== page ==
ALOHA In Random Access Protocols

Aloha was designed for WLAN but is also applicable for shared medium. In Aloha, multiple stations can transmit data at the same time which leads toward collision and loss of data.

Before to start the topic must know about the following points

  • Transmission Time: Time to put entire message from station to medium.
  • Propagation Time: Time spend by message over medium to move toward receiving end.

Versions of Aloha Protocol

Aloha has two version which are explain below with detail

1. Pure Aloha

In pure ALOHA, frames are continuously transmitted over medium without any wait. Whenever a station holds an available frame, then it sends that frame. If there is collision in frames then the frames are lost, the sender waits for a random amount of time before retransmission of frame.

If during the transmission time of one station, any other station also transmits the data on same channel then A collision occurs. Following diagram explain all

Major Features of Pure Aloha are

I. Random Access Transmission: Any device can transmit data at any Time.

II. Acknowledgement: Sender waits for acknowledgement signal, for a random amount of time; if acknowledgment is not received then retransmission comes into picture. Back-off time method is used to retransmission, so that retransmission should be safe.

III. WLAN: It is used in Wireless Local Area Network but also applicable for shared medium.

Note: As it is used in WLAN so, it consider only transmission time not a propagation time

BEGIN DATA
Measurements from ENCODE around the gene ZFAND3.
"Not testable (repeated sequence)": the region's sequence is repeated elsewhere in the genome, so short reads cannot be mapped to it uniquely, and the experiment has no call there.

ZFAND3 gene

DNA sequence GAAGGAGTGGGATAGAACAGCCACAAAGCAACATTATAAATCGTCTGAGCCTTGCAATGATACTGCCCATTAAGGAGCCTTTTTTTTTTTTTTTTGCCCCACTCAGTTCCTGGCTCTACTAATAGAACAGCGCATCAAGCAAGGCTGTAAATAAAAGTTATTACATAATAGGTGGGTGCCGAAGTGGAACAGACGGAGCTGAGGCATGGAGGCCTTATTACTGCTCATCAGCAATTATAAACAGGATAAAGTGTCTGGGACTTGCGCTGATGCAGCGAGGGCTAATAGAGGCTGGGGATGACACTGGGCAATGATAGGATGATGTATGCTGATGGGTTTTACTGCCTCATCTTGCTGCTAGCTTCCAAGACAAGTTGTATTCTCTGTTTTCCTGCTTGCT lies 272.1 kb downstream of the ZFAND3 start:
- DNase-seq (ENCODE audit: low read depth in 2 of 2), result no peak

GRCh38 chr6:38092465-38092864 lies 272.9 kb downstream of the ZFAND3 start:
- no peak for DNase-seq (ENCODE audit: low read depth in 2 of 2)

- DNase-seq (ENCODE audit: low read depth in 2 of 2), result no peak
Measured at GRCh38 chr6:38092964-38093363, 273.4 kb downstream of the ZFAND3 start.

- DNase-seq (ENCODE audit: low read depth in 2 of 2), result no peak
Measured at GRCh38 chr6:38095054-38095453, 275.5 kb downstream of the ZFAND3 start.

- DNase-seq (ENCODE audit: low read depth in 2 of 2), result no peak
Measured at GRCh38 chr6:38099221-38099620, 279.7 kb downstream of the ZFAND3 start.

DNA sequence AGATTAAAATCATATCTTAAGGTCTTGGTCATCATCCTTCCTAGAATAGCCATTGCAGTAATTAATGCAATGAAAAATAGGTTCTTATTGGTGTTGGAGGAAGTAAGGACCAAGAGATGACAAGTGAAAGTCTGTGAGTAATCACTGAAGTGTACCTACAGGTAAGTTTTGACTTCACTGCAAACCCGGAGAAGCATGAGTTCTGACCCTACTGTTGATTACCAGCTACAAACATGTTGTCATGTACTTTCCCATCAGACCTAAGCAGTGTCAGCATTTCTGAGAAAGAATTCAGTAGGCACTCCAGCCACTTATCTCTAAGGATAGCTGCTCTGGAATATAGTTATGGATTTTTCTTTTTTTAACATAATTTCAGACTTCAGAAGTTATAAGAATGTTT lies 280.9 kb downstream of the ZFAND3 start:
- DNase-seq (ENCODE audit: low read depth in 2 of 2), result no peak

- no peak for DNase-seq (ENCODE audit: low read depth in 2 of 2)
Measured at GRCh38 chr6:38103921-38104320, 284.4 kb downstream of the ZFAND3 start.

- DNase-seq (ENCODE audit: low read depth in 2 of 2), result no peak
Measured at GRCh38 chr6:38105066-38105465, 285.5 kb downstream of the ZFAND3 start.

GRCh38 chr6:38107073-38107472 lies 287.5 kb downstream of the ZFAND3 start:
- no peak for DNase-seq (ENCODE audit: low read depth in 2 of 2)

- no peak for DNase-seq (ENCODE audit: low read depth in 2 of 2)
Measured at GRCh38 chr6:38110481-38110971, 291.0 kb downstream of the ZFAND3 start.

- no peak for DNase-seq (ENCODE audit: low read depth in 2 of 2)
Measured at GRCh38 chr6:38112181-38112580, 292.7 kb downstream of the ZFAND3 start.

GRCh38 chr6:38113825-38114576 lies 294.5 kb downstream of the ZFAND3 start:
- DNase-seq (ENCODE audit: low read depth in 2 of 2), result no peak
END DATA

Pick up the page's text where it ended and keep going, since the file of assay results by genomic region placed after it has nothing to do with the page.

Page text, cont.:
IV. Vulnerable Time: It is the time after which the other device is capable to transmit the data on the same shared medium. It is the double time of transmission time.

Suppose the transmission time of a Station-A is 2ms. In Aloha for successful transmission, it is necessary, when Station-A starts its transmission then no other station transmit data 2ms before. So,

 Vulnerable Time = 2* Transmission Time

Following figure shows Vulnerable Time

If there is violation in Vulnerable Time, then collision occur as shows in the following figure

V. Throughput/Efficiency Formula: Efficiency = G * e – 2 G

G is the total number of stations wants to transfer data at transmission time. 2 is the derived from vulnerable time.

Maximum throughput/ Efficiency in Aloha, when G = ½. It means when half of the stations wants to transmit data in transmission time then efficiency will be the maximum.

When G=1/2 then Efficiency = 18.4%

2. Slotted Aloha 

In slotted aloha is similar to pure aloha, except the use of time slots. Slotted aloha holds time slots, the sending of data are allowed only at the beginning of time-slots. If any station misses out the allowed time, it must wait for the next time slot. This reduces the probability of collision.

Keep in mind: Time Slot is always equal to transmission time, so that message can deliver.

But still there is a chance of collision because when two or more stations appears at a time at the end of previous slot, to transfer data.

Throughput/Efficiency Formula:  Efficiency = G * e – 1 G

G is the total number of stations wants to transfer data at transmission time. 1 is the derived from vulnerable time of slotted aloha.

Maximum throughput/ Efficiency in Aloha, when G = 1. It means when all of the stations wants to transmit data in their transmission time slot  then efficiency will be the maximum.

When G=1 then Efficiency = 36.8%

Note: Double the efficiency as compare to pure Aloha

Comparisons of Pure Vs. Slotted Aloha

Pure Aloha Slotted Aloha
Any device can transmit data at any time: Every device send a data in the beginning of time slot.
Single efficiency (18.4%) Double the efficiency (36.8%)
Vulnerable Time = transmission time Vulnerable Time = 2 x transmission time

 

 

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